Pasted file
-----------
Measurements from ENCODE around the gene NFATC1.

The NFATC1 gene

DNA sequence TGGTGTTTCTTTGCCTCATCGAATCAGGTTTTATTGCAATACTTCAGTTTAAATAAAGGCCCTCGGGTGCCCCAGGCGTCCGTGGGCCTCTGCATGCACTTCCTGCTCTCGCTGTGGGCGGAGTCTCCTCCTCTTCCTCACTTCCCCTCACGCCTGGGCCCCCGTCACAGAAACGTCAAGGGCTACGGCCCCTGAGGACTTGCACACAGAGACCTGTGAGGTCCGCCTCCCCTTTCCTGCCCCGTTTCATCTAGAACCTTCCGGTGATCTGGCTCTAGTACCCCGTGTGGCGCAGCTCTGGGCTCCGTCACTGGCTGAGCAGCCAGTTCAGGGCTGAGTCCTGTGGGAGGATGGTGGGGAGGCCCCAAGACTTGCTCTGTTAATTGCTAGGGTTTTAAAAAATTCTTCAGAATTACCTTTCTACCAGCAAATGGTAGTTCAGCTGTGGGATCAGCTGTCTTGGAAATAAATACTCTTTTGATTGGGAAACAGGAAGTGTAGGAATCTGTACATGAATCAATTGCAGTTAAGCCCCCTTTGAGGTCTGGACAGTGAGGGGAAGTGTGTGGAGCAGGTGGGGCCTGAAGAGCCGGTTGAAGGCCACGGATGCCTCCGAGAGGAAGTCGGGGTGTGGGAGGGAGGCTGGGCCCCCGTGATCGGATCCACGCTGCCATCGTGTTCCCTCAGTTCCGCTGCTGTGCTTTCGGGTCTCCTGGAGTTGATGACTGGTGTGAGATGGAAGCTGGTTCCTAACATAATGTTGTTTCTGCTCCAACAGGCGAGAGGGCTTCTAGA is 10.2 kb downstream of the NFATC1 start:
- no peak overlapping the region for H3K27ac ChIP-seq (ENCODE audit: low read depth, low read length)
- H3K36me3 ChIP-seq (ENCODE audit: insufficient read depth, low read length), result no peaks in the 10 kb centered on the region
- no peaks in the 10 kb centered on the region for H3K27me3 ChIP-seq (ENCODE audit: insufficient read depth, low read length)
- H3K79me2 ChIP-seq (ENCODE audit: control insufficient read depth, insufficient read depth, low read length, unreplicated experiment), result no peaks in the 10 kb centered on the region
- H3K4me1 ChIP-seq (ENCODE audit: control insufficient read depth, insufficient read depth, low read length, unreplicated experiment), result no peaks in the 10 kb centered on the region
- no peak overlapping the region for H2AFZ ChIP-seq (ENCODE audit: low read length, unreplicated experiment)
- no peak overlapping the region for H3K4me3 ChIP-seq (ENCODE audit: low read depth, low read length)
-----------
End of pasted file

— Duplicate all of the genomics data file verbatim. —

Measurements from ENCODE around the gene NFATC1.

The NFATC1 gene

DNA sequence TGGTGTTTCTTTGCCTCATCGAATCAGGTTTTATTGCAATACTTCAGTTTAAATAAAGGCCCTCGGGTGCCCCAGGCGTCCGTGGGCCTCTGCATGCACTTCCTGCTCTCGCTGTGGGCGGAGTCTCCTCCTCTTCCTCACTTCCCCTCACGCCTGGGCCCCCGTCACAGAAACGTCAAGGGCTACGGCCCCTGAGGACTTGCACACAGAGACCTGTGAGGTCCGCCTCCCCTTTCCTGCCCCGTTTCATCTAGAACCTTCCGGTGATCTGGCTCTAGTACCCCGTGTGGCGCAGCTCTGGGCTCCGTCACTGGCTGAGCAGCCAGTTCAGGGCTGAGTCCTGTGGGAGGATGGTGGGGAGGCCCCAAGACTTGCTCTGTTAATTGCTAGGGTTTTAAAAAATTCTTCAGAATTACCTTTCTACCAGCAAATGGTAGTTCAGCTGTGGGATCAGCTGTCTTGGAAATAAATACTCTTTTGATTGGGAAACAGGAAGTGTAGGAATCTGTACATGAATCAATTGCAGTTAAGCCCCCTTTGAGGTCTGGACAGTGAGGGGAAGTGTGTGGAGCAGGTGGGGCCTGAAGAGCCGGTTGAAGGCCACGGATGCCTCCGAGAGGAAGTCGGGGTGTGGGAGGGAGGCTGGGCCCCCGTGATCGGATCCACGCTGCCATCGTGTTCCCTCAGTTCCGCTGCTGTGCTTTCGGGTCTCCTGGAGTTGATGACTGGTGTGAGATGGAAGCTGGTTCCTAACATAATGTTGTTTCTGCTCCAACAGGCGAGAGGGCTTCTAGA is 10.2 kb downstream of the NFATC1 start:
- no peak overlapping the region for H3K27ac ChIP-seq (ENCODE audit: low read depth, low read length)
- H3K36me3 ChIP-seq (ENCODE audit: insufficient read depth, low read length), result no peaks in the 10 kb centered on the region
- no peaks in the 10 kb centered on the region for H3K27me3 ChIP-seq (ENCODE audit: insufficient read depth, low read length)
- H3K79me2 ChIP-seq (ENCODE audit: control insufficient read depth, insufficient read depth, low read length, unreplicated experiment), result no peaks in the 10 kb centered on the region
- H3K4me1 ChIP-seq (ENCODE audit: control insufficient read depth, insufficient read depth, low read length, unreplicated experiment), result no peaks in the 10 kb centered on the region
- no peak overlapping the region for H2AFZ ChIP-seq (ENCODE audit: low read length, unreplicated experiment)
- no peak overlapping the region for H3K4me3 ChIP-seq (ENCODE audit: low read depth, low read length)